Kim H. Veltman, Alexander Churanov, Vasily Churanov
New Media, New Models of Culture and E-Culture Net
The vision behind the Maastricht McLuhan Institute (MMI) is being continued with a view that it will become part of the projected new European University of Culture (Paris), which will focus on philosophy and the Internet. Other branches of the university of culture will focus on art and aesthetics (Berlin); humanities (Bologna) and languages and literature (Madrid). Progress on the databases has been possible thanks to the very generous and excellent programming on a volunteer basis by Alexander Churanov (Smolensk), with help from his brother, Vasyay Churanov and a small team of helpers.††
The previous work on E-Culture Net is now back on-line (www.eculturenet.org) and will be maintained thanks to the generous volunteer efforts of Alexander Bielowski (Innsbruck). The main site is now hosted by the SUMS (System for Universal Media Searching) Corporation (www.sumscorp.com), which is presently a not for profit organization. This site contains the authorís writings (4,000 pp.), a demonstration on perspective and on Leonardo da Vinci discussed last year, sections on new media, new models of culture plus a link to E-Culture Net.
This work is proceeding on three fronts: E-Culture Net laid the basis for a network of institutions and individuals at the frontiers of new practical applications with respect to digital culture. The New Media section explores technological developments, which are of potential interest for this domain. The New Models of Culture section explores new philosophical approaches and methods that are needed to go beyond purely Euro-centric or Asian-centric models and arrive at a comparative framework for the world that fosters local, regional and national dimensions, which are of fundamental importance to culture around the world.
The basic approach is to go beyond simple databases in terms of authors (Who?) and titles (What?) to include the questions: Where? When? How/ and Why? These databases are in each case initially linked with one basic study that provides an orientation in the field. In future this approach can be applied to multiple studies and reference works. Such studies in turn provide a number of personal terms which lead to corresponding titles for further reading. These terms are also being coupled with library catalogues such that the internal database of personal terms becomes a bridge to professional terminology in external dictionaries, encyclopaedias,† bibliographies, catalogues and other reference materials. The internal databases thus serve as an orientation to reference materials and collections in major national libraries and networks of libraries (e.g. Deutscher Bibliotheks Verbund). ††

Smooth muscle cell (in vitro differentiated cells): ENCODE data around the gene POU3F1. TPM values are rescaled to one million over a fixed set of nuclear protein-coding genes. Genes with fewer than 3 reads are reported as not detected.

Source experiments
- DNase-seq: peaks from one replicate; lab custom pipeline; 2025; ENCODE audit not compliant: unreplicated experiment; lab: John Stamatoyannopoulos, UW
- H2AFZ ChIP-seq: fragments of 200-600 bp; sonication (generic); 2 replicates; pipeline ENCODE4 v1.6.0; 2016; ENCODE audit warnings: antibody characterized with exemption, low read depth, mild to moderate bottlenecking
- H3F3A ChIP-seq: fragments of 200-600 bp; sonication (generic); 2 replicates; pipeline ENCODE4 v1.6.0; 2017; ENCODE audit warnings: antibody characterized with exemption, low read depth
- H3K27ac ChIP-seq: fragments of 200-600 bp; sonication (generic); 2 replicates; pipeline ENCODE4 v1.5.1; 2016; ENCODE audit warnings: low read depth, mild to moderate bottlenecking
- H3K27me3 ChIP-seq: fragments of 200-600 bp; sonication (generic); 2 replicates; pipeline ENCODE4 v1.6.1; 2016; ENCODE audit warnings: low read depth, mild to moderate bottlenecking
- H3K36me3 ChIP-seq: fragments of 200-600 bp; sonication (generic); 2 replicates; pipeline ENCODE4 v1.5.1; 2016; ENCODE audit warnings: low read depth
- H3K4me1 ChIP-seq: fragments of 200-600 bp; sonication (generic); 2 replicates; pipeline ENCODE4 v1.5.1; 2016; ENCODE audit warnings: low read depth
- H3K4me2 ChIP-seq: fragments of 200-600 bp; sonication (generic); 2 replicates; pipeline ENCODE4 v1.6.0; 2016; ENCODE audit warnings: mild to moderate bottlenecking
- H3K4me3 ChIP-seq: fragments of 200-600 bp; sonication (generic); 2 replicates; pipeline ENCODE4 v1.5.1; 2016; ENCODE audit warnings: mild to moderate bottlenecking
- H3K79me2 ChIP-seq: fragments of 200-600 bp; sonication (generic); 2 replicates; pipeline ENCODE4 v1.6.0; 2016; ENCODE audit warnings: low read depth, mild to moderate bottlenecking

The main work of the past year has been on a new media site. In this case, the study is a book,
Augmented Knowledge and Culture (700pp.), which will appear in printed form (University of Calgary Press) at the end of 2005. Implicit in this work is an approach that explores how new media can complement the uses of traditional books in print media. By linking knowledge and information in a printed book with both internal and external databases, the digital version can become more than a living document. Potentially it becomes a dynamic knowledge base which users can develop independently and which can, in some senses, even grow on its own. A team led by Alexander and Vasily Churanov is also working on a subset for a CD ROM version† which will offer four different versions: 1. Printed; 2. Hyper-linked; 3. Hyper-illustrated; and 4. Omni-linked which is due for completion next year and will be the subject of a presentation at EVA 2006. This yearís lecture will also mention some developments on the European scene.